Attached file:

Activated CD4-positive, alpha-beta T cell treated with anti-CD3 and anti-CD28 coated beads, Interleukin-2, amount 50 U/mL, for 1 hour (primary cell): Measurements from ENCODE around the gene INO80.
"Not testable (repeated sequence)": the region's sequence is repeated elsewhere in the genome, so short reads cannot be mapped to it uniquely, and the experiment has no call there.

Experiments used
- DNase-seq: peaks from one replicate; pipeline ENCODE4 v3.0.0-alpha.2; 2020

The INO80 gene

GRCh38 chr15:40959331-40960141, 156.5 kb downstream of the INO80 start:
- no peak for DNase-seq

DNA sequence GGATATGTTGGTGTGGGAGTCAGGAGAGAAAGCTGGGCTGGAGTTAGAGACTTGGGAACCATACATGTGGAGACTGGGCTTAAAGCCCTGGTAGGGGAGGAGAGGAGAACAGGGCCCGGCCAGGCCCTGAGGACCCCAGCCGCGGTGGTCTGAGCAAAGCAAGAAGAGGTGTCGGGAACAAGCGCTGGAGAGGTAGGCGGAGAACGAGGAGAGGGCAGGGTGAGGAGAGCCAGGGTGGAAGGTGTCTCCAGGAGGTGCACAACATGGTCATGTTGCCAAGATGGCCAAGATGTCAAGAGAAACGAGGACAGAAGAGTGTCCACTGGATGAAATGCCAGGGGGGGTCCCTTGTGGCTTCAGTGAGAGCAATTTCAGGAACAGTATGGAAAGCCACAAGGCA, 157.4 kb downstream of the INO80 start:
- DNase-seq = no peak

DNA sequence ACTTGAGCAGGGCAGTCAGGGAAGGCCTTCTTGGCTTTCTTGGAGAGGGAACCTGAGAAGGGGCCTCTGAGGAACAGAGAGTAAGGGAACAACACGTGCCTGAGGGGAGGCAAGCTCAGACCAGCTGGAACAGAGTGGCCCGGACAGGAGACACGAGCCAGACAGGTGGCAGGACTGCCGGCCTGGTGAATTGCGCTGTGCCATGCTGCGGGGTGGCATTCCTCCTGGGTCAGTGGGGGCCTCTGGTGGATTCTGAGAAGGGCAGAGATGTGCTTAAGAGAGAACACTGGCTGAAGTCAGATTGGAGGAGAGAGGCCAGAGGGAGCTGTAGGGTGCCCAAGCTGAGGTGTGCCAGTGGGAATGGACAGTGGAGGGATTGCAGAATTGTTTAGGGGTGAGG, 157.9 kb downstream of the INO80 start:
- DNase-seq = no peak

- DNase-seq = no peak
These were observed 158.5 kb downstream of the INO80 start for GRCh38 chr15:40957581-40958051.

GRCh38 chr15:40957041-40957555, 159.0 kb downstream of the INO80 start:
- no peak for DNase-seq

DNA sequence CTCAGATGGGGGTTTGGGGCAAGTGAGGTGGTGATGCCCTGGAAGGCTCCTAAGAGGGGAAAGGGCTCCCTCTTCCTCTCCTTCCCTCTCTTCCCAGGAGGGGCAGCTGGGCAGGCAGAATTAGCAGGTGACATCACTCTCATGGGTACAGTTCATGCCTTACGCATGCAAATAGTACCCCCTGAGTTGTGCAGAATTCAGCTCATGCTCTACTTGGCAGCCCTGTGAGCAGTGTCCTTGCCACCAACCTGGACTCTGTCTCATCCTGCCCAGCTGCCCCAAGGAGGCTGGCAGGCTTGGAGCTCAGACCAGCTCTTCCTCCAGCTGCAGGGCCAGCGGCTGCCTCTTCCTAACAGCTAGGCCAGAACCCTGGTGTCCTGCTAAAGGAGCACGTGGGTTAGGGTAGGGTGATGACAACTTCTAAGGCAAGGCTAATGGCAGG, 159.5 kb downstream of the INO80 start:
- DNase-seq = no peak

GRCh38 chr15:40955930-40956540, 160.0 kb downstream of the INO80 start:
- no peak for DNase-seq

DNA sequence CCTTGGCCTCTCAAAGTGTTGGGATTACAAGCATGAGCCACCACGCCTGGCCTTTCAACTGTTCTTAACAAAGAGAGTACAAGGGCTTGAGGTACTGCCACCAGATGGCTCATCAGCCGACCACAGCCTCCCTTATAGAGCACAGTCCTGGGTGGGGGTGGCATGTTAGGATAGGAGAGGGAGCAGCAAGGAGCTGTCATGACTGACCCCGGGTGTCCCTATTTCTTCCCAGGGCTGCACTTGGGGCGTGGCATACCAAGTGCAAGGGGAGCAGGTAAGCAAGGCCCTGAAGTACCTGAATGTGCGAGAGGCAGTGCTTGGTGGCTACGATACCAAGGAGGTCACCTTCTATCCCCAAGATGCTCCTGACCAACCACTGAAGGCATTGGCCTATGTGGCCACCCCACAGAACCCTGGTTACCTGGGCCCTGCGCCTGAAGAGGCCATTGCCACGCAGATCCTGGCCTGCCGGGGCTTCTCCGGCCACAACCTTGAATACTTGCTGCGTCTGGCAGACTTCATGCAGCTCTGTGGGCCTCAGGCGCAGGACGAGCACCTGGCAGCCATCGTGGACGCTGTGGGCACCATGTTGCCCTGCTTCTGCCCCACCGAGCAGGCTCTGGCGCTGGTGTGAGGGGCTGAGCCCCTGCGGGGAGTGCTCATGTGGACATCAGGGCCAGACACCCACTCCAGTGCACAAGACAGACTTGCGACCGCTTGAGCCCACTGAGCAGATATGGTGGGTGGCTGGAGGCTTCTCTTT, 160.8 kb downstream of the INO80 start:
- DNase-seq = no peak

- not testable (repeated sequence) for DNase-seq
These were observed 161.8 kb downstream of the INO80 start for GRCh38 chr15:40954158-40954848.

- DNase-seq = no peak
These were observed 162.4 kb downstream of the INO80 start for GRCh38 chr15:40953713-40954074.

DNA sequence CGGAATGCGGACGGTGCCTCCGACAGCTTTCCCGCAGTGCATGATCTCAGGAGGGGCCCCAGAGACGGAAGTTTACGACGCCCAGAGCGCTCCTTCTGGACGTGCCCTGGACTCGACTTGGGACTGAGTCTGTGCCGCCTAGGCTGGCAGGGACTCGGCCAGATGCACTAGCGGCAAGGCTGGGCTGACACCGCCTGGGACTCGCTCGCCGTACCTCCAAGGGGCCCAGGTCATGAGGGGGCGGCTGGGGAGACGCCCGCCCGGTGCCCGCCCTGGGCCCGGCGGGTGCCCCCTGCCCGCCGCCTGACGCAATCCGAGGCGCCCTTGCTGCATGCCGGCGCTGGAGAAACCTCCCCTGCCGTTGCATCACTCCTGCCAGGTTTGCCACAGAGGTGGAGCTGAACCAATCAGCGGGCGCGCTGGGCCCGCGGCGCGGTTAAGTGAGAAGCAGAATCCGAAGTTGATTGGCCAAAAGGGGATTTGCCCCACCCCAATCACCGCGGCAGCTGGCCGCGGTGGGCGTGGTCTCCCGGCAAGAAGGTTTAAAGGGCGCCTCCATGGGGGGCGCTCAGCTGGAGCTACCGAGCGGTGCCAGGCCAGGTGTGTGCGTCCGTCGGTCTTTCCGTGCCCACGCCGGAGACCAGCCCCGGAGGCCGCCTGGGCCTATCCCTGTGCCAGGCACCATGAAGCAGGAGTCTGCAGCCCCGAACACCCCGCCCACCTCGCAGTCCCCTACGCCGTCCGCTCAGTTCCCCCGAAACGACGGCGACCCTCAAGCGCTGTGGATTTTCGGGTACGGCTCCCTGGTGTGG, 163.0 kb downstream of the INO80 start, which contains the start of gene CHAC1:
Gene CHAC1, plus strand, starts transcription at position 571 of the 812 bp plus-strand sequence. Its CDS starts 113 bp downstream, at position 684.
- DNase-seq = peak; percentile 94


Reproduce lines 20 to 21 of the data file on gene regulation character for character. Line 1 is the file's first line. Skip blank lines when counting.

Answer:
DNA sequence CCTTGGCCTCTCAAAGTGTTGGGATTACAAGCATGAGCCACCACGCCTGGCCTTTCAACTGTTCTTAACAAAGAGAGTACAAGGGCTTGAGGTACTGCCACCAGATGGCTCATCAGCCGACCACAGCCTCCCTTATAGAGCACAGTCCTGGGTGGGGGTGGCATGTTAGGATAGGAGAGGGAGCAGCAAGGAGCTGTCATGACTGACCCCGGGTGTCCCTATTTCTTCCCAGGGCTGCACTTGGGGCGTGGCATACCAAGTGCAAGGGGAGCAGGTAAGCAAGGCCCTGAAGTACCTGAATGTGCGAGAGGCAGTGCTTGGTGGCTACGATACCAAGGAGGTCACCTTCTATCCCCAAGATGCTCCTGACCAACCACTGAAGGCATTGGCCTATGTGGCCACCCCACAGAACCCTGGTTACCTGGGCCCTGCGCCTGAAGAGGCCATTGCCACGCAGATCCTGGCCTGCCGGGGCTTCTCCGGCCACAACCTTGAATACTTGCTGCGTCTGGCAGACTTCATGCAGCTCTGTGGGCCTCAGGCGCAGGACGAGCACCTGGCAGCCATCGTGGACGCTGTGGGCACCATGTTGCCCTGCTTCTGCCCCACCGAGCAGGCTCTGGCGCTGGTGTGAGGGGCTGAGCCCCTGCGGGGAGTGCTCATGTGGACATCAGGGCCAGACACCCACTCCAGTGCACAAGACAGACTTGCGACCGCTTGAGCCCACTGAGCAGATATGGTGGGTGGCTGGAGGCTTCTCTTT, 160.8 kb downstream of the INO80 start:
- DNase-seq = no peak